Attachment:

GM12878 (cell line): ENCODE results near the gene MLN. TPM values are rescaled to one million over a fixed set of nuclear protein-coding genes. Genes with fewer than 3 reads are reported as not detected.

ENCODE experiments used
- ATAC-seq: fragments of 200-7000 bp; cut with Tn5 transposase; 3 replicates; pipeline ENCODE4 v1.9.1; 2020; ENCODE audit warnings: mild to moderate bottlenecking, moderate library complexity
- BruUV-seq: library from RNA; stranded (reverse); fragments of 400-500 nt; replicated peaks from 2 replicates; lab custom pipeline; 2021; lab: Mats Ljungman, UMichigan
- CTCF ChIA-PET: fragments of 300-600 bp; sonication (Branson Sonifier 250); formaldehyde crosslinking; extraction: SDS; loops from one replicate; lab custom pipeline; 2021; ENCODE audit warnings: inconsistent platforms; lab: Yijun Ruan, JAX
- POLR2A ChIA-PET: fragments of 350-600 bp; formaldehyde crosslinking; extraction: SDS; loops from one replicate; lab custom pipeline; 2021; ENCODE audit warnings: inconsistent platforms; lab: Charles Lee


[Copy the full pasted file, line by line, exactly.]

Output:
GM12878 (cell line): ENCODE results near the gene MLN. TPM values are rescaled to one million over a fixed set of nuclear protein-coding genes. Genes with fewer than 3 reads are reported as not detected.

ENCODE experiments used
- ATAC-seq: fragments of 200-7000 bp; cut with Tn5 transposase; 3 replicates; pipeline ENCODE4 v1.9.1; 2020; ENCODE audit warnings: mild to moderate bottlenecking, moderate library complexity
- BruUV-seq: library from RNA; stranded (reverse); fragments of 400-500 nt; replicated peaks from 2 replicates; lab custom pipeline; 2021; lab: Mats Ljungman, UMichigan
- CTCF ChIA-PET: fragments of 300-600 bp; sonication (Branson Sonifier 250); formaldehyde crosslinking; extraction: SDS; loops from one replicate; lab custom pipeline; 2021; ENCODE audit warnings: inconsistent platforms; lab: Yijun Ruan, JAX
- POLR2A ChIA-PET: fragments of 350-600 bp; formaldehyde crosslinking; extraction: SDS; loops from one replicate; lab custom pipeline; 2021; ENCODE audit warnings: inconsistent platforms; lab: Charles Lee